Don't let your computers talk to countries they aren't allowed to

Many organizations are subject to government regulations such as ITAR or OFAC that prohibit any dealings with certain foreign nations. Many others have countries that they will not do business with for reasons of corporate policy - because of rampant piracy or fraud for example. However with the Internet it isn't always where another computer is located. At least not from the domain name it reports or the place a user fills in as contact address. This means that, wittingly or unwittingly, computers in any organization may be connecting with other computers in locations that they are legally forbidden to have any communication with.

ThreatSTOP has always had the ability to block countries - but we have not extended the capability beyond two countries (Russia and China) before today. As of today we have created 5 new combination lists for our standard mode subscribers and a list of some 30 or so countries for our expert mode subscribers. This extension of the geographic block capability now allows our subscribers to do far more than just block China, they can now block based on specific sanctions regimes such as ITAR or OFAC and we have also added a specific Eastern Europe list that blocks countries that are currently major sources of malware. This list - currently Russia, Ukraine, Romania, Moldova and Latvia - is a list of countries that consistently provide far more than their 'fair share' of malware because they offer lax enforcement which in turn means they are able to provide bullet-proof hosting and other related facilities for criminals.

If (when?) countries make a clear effort to clean up their ISPs and hosting providers then they will be removed from the list, likewise other countries may be added if they are seen to be worth adding. Of the 5 listed, Ukraine and Latvia vie for the "prize" of being the worst country for malware that has more than an handful of IP addresses. Our lists have blocked roughly 5% of Ukraine's total IP addresses ever since we started tracking which countries and about 6% of the (much smaller) address space of Latvia. The other 3 - while far less bad proportionally - are also highly significant sources of malware.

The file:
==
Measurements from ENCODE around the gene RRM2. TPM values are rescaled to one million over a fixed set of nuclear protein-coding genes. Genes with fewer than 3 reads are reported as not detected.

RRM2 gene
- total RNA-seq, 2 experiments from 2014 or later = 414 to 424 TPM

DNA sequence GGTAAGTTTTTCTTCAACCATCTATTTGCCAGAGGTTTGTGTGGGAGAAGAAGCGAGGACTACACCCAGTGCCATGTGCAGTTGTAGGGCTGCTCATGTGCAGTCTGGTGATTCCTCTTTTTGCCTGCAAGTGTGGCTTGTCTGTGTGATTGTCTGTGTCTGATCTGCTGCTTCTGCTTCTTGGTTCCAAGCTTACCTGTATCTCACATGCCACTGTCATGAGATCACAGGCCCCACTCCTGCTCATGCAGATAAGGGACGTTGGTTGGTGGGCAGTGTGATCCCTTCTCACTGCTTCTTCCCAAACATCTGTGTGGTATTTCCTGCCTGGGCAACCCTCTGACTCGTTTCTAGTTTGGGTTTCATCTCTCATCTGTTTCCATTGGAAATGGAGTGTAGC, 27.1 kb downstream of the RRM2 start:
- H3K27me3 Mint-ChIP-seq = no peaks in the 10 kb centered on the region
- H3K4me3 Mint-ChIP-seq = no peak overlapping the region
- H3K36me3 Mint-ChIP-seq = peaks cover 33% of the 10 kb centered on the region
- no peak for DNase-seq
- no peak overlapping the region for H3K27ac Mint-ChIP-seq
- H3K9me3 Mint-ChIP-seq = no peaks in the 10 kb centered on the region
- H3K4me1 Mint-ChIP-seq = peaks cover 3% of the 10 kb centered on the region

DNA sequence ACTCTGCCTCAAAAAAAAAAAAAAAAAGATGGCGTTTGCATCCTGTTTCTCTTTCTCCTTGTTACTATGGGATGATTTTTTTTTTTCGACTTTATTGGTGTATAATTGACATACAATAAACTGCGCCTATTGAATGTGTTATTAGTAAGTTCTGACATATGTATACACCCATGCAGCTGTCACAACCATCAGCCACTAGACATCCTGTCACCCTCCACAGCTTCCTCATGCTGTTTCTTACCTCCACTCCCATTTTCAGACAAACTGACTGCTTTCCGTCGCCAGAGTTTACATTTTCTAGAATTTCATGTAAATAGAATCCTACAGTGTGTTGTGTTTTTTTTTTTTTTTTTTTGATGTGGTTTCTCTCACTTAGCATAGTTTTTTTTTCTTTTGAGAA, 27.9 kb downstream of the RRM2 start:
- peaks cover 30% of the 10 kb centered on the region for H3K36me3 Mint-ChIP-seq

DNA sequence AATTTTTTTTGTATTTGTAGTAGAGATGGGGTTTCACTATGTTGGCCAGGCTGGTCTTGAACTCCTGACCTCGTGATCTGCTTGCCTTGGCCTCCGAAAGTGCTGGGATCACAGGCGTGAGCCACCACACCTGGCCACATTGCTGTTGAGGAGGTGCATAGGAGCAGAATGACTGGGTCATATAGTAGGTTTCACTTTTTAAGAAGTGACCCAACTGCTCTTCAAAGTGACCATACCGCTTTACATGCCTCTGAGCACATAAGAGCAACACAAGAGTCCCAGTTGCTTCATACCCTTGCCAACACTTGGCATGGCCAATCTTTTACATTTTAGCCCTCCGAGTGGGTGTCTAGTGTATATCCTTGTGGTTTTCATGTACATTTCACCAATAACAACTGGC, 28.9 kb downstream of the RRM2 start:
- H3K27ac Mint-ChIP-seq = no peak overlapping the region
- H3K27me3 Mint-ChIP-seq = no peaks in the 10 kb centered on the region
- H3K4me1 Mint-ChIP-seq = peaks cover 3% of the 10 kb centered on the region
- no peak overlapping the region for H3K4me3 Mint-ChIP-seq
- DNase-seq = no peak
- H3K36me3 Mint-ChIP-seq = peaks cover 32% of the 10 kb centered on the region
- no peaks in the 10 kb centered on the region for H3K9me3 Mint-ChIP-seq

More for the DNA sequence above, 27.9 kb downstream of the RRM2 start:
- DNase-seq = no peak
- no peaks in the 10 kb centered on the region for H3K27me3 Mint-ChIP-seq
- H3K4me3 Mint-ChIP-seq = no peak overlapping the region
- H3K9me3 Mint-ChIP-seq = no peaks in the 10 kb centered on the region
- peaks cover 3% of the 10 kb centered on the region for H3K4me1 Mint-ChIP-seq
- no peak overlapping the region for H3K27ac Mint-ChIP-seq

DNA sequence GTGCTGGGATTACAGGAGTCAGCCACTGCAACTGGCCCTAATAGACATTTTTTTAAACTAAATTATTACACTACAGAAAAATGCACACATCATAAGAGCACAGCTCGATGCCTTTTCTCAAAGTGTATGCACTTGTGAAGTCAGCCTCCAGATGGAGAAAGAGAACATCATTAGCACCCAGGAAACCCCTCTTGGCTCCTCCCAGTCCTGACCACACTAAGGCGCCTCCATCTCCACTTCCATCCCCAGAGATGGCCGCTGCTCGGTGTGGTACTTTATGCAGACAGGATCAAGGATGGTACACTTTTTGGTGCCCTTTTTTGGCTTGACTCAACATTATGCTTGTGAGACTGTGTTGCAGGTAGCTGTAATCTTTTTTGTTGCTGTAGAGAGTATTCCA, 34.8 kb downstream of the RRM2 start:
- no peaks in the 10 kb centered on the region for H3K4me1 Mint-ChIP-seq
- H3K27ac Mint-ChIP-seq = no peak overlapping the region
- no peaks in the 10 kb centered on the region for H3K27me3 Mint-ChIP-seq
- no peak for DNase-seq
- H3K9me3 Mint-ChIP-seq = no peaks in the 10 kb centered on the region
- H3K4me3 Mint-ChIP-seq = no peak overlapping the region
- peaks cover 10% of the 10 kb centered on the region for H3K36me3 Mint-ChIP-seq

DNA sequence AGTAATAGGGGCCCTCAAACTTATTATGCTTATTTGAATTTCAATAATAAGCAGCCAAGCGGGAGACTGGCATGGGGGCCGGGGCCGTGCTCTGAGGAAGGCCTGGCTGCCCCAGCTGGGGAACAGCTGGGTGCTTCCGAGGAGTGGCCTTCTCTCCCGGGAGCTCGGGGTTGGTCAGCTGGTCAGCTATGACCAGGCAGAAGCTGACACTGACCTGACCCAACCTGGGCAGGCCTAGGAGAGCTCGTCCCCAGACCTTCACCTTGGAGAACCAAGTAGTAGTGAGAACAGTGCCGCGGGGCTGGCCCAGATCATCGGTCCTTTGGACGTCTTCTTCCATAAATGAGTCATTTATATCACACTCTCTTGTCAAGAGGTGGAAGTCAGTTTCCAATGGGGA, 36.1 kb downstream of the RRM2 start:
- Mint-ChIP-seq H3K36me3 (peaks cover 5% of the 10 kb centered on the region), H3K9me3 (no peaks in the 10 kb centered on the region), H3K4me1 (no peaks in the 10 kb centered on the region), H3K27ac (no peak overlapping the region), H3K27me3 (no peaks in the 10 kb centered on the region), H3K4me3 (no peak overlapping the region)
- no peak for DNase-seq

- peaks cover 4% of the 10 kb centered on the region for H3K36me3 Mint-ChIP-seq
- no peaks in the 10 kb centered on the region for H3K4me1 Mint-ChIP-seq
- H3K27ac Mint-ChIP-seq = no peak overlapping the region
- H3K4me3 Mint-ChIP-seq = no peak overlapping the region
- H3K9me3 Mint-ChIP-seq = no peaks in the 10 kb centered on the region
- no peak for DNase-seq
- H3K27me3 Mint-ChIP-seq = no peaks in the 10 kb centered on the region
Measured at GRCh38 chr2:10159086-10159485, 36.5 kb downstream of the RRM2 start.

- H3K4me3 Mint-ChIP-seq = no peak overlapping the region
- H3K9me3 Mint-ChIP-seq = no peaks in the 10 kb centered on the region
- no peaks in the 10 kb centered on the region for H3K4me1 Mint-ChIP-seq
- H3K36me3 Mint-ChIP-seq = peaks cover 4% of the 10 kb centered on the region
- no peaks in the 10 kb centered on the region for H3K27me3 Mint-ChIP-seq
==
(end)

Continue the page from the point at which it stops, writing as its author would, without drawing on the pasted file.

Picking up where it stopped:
The ITAR and OFAC lists of countries are less complex. These are countries that certain organizations are legally forbidden contact with and hence should not let their computers communicate with. The advantage of using the ThreatSTOP lists is that we will keep track not just of changes in IP address allocation but also in the state of the laws so that as counties are added and removed from the various lists so the block lists will change.

ITAR: Afghanistan, Belarus, Burma (Myanmar), China, Cote d'Ivoire, Cuba, Cyprus, Congo (Dem Rep), Eritrea, Haiti, Iran, Iraq, Lebanon, Liberia, Libya, North Korea, Sierra Leone, Somalia, Sri Lanka, Sudan, Syria, Venezuela, Vietnam, Yemen and Zimbabwe

OFAC Embargo - Cuba, Iran, Syria

OFAC Sanction - Libya, Sudan, North Korea, Myanmar (Burma), Liberia, Iraq, Zimbabwe, Serbia, and the Cote D'Ivoire

Finally there is the Modified ITAR list - this is a list countries that are generally suspected of industrial espionage and potentially other acts against US interests, many are on the ITAR and OFAC lists but not all and the list does not include some countries that are on these lists. Currently this list contains: China, Brazil, Russia, India, Korea (both), Vietnam, Ukraine, Cuba, Czech Republic, Estonia, Georgia, Iran, Latvia, Lithuania, Moldova, Romania, Pakistan, Serbia, Somalia, Venezuela and Yemen.

It is worth repeating that neither the Eastern Europe nor the Modified ITAR lists are based on a legal requirement. They are however considered to be useful as a shorthand for protecting against certain sorts of attack. If you are a technology company worried about industrial espionage then the Modified ITAR list is probably of great interest, and anyone who has no particular reason to do business with Eastern Europe will find it useful to block the attentions of the criminals there that operate botnets using ZeuS and related trojans. With the growth of ACH fraud and the current state of US case law, failure to protect against these trojans is great way to see your organization bankrupted.

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